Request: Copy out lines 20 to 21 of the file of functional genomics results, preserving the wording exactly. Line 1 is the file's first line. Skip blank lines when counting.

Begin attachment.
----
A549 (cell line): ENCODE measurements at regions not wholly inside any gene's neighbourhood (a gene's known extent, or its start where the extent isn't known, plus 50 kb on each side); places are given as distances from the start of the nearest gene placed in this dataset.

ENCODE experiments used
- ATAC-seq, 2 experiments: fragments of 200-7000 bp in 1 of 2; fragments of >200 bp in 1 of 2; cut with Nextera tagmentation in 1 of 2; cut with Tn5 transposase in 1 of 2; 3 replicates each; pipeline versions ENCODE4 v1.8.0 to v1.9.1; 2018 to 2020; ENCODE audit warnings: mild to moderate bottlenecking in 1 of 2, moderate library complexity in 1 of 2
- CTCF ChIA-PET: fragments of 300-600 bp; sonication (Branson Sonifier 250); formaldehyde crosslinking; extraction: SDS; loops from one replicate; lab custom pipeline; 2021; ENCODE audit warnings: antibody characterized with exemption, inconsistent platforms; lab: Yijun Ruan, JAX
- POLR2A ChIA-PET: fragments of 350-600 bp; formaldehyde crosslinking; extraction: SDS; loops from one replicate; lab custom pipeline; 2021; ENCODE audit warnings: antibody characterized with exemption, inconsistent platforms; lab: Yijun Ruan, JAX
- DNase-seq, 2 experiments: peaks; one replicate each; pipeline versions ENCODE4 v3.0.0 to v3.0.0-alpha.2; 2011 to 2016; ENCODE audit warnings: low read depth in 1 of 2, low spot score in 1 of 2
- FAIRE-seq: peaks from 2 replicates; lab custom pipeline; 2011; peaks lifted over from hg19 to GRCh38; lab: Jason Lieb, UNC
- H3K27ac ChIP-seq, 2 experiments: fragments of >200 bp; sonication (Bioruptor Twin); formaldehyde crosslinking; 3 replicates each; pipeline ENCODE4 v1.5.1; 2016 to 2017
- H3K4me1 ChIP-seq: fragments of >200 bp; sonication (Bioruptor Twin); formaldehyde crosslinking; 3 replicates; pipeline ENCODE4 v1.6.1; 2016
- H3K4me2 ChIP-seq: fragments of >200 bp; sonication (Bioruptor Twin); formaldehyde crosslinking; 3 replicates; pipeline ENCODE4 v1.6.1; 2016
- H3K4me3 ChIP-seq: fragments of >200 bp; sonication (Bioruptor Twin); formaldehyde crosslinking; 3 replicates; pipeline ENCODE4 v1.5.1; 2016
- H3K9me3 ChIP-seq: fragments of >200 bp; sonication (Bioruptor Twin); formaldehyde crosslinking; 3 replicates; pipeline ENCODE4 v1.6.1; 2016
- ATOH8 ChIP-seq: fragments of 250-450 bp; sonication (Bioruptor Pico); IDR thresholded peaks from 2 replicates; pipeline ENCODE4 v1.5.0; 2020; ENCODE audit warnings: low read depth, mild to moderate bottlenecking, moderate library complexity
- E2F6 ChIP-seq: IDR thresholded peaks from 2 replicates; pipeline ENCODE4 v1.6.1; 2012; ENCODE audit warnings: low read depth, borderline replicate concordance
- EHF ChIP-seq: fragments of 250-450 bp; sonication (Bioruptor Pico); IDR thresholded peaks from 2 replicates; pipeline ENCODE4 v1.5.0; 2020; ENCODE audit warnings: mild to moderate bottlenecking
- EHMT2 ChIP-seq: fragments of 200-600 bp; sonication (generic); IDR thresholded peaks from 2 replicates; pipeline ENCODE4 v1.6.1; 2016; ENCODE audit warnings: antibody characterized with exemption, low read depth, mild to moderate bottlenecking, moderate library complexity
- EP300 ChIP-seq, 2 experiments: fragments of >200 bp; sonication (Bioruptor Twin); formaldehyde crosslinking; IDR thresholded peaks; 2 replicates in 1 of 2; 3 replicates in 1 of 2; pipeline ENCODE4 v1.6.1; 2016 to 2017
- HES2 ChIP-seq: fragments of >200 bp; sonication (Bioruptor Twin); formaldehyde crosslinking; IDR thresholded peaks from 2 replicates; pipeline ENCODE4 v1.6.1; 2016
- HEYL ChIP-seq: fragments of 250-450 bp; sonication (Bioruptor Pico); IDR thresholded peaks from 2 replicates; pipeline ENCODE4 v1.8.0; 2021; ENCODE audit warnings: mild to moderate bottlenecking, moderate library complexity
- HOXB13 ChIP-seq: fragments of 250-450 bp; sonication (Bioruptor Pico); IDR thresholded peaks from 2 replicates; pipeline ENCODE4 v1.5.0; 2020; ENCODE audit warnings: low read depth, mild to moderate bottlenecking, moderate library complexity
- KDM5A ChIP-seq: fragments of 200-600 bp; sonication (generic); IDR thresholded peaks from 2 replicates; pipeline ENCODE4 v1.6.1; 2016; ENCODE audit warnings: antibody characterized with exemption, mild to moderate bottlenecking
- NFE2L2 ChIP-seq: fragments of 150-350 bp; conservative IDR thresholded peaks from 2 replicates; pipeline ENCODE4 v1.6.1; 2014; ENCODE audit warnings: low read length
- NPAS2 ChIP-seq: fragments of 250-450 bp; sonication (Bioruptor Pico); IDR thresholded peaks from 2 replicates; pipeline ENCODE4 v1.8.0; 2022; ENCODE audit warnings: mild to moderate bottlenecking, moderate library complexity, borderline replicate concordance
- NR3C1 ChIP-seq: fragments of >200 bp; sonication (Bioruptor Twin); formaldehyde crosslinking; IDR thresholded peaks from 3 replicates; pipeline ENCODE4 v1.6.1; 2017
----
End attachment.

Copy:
- HOXB13 ChIP-seq: fragments of 250-450 bp; sonication (Bioruptor Pico); IDR thresholded peaks from 2 replicates; pipeline ENCODE4 v1.5.0; 2020; ENCODE audit warnings: low read depth, mild to moderate bottlenecking, moderate library complexity
- KDM5A ChIP-seq: fragments of 200-600 bp; sonication (generic); IDR thresholded peaks from 2 replicates; pipeline ENCODE4 v1.6.1; 2016; ENCODE audit warnings: antibody characterized with exemption, mild to moderate bottlenecking